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The Dunes-Mongolia

by Rensina van den Heuvel
(Carmila, Queensland, Australia)

Khongoryn Els  Mongolia

Khongoryn Els Mongolia

We're now travelling towards the sand dunes on a track, which would have to be one of the worst yet. Every twenty metres or so, there is a rough dry watercourse to cross. For hours we go from first to second gear then back to first and so on. It's very rocky and is extremely, painfully.... slow! Ten to twenty kilometres per hour, for the entire day.

By mid afternoon we are rewarded by our first glimpse of the dunes on our left and oh, they look so spectacular from here. The first ones look like gigantic, creamy croissants piled next to each other. The sun touches them, creating a glossy, peachy, honeyed glow. Contrasting dark, stony mountains stand behind, towering over the dunes.

Our search for water is so far, unsuccessful. Nothing but dry wells all day. In the distance we see a small lake. I'm already thinking.....swimming, washing...whoohoo!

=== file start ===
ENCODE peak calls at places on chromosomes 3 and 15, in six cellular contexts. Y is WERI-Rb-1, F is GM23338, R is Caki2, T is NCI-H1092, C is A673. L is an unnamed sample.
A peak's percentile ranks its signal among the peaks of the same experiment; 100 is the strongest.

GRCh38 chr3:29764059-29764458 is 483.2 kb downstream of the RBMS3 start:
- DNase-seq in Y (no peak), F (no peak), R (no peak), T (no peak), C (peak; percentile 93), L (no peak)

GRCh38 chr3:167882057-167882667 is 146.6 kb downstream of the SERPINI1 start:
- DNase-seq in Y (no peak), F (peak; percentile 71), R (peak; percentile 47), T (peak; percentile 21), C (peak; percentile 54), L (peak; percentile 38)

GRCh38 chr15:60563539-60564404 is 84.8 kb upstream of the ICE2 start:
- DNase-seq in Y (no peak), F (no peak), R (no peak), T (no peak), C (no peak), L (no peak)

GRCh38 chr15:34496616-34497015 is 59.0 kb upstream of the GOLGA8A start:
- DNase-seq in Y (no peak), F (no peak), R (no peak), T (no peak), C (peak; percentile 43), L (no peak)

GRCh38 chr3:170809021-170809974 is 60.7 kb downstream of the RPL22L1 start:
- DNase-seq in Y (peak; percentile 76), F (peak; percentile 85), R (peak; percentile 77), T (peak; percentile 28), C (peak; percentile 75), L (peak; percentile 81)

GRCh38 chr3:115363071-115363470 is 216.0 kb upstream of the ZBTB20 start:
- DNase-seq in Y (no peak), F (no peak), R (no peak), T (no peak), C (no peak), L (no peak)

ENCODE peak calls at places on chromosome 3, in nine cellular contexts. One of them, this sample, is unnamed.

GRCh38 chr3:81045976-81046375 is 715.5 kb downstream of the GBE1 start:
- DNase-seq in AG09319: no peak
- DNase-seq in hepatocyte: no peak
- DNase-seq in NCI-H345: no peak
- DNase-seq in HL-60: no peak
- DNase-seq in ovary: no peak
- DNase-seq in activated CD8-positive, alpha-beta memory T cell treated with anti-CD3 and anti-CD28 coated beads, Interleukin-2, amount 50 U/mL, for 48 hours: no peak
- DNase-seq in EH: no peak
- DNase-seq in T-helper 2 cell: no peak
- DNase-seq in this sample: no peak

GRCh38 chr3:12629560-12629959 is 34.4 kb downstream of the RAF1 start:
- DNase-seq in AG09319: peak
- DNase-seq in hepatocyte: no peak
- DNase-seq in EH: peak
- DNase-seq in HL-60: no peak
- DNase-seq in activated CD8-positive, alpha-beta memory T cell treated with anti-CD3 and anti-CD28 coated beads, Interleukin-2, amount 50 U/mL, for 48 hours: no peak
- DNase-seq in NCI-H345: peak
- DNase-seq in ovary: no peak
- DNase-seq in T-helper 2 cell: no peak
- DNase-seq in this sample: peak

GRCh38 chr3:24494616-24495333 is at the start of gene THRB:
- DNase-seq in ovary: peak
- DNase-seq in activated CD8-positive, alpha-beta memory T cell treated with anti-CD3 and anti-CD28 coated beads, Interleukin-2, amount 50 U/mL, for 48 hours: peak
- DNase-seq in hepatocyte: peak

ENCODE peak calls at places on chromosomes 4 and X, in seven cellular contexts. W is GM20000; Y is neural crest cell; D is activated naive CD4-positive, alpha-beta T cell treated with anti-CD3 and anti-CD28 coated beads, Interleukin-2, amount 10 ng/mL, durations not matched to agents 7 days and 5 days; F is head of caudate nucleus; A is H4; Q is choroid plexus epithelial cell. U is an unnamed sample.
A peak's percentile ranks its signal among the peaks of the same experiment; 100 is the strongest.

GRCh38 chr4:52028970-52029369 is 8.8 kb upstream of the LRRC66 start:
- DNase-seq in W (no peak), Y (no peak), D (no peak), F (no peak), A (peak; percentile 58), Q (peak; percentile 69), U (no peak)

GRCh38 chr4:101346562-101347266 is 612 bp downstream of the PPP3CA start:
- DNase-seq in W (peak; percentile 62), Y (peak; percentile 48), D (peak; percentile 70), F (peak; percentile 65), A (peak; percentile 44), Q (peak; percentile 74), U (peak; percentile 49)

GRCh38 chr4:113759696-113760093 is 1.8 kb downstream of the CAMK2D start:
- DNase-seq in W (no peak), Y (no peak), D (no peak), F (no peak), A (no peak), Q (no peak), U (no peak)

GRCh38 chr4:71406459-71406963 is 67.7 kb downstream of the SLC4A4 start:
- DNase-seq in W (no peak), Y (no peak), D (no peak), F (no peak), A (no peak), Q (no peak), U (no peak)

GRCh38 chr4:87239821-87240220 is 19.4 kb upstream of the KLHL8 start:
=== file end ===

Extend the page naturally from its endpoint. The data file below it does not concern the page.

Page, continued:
Veering off the track, we drive closer to the dunes, till we are parallel, to get a better look. The hot afternoon sun reflects on them now, turning them into giant golden, pearly, lightly baked meringue peaks. Behind them, the mountains loom even larger than before, like giant dark sentinels. What a magnificent sight! On our right, there are also large extensive mountain ranges. Many of the watercourses run down from them, all the way to the dunes.

Before we arrive at the lake, we get to another little wooden shed. It may be a water well. Still hopeful of fresh, clean water, we find that it's also dry and long ago abandoned.

Walking on the edge of the lake, is like dragging your feet through thick melted chocolate. It's very, very sticky. A thousand animal prints are stamped into the oozy quagmire of mud and the water is dark brown. No swimming today! Two hairy camel legs lay in the sand complete with hooves. Cut off at the knees. Allen throws a large rock into the middle of the lake. The splash comes up thick liquid chocolate, like the sludgy stuff that's at the bottom of your cup when you finish your hot cocoa!

Our plan to stay by the next "water' for a few days and rest, wash clothes, write will not be fulfilled here. A nice hot wash with plenty of water would be a dream come true right now.

Strong wind gusts blow up again as we set up camp for the night, as close to the dunes as possible. Sand blows off in waves leaving perfect edges on the ever shifting mounds. Impermanence in stability. Like life itself.

Afternoon sunlight casts patterns of symmetrical shadows, honeycombed onto the soft creamy dunes. Majestic and serenely beautiful. My camera cannot and does not capture what I see.